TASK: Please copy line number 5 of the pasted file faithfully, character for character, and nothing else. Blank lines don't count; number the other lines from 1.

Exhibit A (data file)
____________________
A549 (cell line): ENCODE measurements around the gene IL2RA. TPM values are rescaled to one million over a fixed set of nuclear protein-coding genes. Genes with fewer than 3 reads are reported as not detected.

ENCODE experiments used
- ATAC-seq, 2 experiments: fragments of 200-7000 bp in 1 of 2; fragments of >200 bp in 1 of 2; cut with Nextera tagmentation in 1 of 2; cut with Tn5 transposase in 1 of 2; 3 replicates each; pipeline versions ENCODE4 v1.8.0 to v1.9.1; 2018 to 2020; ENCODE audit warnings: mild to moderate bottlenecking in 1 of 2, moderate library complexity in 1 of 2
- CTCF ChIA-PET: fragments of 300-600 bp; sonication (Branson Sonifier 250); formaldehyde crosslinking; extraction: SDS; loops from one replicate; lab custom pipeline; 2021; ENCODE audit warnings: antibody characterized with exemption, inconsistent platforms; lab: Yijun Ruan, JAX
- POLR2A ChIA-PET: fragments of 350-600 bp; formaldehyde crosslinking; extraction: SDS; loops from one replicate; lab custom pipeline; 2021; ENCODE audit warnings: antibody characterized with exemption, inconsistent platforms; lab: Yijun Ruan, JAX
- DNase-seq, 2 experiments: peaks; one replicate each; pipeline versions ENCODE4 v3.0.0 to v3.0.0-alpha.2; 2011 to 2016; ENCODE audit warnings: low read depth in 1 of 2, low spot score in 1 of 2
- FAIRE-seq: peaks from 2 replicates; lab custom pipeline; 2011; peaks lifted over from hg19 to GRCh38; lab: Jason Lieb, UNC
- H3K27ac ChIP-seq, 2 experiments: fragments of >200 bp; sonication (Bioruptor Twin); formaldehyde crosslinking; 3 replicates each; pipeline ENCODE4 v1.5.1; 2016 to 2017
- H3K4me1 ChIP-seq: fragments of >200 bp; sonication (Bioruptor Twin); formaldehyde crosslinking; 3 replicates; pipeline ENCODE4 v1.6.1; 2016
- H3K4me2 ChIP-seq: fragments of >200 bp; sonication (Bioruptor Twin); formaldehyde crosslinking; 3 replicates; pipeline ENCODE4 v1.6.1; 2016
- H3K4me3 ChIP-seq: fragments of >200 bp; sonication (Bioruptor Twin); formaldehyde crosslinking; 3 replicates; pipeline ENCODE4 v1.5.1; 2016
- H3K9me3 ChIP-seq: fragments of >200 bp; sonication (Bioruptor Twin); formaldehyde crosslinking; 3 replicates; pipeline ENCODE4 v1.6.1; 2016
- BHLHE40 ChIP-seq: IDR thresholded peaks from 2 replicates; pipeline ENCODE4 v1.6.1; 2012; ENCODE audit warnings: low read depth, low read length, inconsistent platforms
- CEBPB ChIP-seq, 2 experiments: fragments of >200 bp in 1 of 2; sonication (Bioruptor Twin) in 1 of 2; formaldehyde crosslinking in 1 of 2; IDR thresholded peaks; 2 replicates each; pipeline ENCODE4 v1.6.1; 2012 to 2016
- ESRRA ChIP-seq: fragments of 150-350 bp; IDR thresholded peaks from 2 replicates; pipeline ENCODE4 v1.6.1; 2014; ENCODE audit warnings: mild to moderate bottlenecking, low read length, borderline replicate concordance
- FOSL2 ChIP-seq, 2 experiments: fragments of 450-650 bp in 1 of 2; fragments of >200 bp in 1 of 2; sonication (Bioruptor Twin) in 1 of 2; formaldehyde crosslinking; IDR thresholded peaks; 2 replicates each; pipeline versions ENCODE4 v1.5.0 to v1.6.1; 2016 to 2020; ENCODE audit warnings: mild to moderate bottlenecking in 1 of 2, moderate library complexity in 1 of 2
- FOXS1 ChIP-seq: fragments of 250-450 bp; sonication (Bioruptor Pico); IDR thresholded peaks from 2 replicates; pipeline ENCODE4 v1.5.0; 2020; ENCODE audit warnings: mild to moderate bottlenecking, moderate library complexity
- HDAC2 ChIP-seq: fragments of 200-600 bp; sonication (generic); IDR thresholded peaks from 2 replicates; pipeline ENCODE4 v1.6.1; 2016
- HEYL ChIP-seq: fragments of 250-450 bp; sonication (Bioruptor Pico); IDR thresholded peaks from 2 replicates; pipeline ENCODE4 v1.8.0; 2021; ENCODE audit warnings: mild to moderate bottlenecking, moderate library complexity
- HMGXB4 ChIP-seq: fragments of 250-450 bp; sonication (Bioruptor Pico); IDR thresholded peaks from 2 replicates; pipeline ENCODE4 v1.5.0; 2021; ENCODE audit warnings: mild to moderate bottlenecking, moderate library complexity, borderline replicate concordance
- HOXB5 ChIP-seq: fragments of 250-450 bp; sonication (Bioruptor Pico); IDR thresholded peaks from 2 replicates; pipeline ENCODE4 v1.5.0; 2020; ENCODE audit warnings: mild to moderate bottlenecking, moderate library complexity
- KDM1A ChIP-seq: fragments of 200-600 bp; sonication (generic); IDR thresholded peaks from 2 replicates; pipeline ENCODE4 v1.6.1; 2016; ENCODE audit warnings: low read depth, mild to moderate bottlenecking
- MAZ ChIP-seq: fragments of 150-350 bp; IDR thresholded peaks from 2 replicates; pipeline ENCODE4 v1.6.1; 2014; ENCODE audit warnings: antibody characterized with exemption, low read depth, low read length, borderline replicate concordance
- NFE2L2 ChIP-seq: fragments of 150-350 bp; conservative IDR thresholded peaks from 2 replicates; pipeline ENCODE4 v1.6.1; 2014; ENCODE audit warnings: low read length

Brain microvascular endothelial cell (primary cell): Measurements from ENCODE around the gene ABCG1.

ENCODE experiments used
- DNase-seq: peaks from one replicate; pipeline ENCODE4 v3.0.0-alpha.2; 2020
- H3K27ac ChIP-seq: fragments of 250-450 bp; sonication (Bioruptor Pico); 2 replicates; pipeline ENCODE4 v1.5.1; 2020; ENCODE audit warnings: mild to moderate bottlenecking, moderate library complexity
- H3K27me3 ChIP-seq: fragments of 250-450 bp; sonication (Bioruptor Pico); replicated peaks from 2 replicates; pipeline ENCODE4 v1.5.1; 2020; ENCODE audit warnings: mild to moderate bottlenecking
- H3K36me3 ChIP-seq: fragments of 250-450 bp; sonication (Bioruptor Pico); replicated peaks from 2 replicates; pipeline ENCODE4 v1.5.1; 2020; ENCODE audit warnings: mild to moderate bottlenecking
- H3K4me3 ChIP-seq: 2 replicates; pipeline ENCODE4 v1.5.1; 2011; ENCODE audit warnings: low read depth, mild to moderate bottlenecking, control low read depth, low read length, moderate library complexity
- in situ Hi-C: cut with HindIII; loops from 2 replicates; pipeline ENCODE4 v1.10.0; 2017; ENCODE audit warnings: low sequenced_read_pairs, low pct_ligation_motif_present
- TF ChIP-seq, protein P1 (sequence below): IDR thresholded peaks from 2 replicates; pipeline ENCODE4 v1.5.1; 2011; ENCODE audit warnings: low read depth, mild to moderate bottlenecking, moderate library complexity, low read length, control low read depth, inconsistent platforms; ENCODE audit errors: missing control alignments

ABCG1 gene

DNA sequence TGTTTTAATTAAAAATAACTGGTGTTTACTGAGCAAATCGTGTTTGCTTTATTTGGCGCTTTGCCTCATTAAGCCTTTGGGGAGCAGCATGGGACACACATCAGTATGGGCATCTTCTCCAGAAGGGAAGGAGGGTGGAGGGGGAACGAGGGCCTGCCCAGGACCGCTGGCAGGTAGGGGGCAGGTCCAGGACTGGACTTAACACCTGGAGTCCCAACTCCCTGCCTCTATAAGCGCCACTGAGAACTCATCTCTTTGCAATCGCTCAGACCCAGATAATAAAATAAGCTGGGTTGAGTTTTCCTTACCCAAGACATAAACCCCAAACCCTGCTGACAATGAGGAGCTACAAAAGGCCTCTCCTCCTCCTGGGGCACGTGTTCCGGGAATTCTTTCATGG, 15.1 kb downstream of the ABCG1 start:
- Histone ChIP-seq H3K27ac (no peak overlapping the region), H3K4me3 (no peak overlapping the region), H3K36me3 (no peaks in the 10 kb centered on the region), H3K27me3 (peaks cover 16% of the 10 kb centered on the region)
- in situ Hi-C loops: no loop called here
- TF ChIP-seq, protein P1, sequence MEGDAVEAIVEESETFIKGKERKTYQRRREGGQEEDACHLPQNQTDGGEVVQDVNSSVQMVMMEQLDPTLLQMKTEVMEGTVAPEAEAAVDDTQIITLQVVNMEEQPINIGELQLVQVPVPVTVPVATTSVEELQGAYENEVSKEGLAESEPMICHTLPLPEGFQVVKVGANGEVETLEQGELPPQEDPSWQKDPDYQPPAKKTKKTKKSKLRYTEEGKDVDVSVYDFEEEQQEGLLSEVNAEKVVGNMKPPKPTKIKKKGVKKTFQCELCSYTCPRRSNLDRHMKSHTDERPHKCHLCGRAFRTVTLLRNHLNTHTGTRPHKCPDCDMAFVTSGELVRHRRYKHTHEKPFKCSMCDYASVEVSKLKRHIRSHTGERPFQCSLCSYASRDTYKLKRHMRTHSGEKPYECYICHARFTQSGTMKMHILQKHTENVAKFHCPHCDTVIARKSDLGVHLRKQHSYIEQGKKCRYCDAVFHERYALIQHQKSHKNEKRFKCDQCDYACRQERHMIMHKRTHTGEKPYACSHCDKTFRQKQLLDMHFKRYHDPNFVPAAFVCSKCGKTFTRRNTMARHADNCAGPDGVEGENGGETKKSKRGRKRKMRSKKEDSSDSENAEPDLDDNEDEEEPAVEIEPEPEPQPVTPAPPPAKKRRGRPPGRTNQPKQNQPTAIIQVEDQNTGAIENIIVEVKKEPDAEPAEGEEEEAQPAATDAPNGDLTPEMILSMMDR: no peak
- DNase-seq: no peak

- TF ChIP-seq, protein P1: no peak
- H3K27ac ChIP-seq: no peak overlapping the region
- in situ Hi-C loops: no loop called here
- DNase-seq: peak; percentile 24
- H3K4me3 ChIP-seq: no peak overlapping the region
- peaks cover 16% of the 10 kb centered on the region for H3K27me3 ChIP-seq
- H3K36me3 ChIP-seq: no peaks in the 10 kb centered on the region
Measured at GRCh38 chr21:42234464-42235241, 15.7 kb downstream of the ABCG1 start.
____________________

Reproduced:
- POLR2A ChIA-PET: fragments of 350-600 bp; formaldehyde crosslinking; extraction: SDS; loops from one replicate; lab custom pipeline; 2021; ENCODE audit warnings: antibody characterized with exemption, inconsistent platforms; lab: Yijun Ruan, JAX